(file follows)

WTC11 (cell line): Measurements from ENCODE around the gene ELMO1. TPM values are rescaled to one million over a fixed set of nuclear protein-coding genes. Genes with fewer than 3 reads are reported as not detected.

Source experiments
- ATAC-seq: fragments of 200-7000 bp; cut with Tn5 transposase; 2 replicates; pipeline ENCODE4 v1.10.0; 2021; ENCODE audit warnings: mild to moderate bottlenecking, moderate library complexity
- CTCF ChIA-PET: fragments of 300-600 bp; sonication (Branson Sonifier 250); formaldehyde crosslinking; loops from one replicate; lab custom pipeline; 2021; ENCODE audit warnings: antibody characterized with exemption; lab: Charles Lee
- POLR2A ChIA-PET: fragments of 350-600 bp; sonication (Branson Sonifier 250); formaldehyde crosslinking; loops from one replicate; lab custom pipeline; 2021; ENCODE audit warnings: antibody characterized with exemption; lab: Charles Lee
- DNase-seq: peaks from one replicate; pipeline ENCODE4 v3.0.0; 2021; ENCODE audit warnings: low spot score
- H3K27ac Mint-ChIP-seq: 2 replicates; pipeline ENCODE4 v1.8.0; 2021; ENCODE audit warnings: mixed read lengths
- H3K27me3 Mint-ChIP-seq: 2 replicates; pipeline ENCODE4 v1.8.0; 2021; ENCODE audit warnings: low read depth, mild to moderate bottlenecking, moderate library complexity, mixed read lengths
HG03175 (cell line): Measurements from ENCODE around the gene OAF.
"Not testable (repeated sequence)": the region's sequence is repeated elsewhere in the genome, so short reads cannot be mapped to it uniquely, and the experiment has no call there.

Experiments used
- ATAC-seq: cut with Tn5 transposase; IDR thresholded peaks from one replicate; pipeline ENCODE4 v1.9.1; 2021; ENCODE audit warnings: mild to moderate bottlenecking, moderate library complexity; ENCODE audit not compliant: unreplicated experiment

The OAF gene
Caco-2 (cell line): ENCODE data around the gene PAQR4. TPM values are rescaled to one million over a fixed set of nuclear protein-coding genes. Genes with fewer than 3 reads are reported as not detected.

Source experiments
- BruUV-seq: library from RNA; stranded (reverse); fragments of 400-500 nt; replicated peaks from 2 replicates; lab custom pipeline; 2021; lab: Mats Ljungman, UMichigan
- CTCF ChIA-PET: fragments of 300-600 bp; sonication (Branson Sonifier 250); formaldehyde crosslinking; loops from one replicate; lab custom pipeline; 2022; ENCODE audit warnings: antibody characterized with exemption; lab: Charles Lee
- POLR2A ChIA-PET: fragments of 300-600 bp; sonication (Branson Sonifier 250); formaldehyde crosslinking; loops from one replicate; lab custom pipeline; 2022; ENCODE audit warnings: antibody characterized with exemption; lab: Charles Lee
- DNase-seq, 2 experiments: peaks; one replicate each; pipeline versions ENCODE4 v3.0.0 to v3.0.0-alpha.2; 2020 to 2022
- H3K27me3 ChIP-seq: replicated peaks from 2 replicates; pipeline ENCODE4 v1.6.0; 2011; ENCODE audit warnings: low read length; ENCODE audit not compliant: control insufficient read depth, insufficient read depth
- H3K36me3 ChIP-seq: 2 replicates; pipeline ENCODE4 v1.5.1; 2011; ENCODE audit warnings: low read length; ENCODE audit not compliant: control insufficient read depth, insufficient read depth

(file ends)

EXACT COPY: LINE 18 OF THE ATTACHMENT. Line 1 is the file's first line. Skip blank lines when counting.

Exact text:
- POLR2A ChIA-PET: fragments of 300-600 bp; sonication (Branson Sonifier 250); formaldehyde crosslinking; loops from one replicate; lab custom pipeline; 2022; ENCODE audit warnings: antibody characterized with exemption; lab: Charles Lee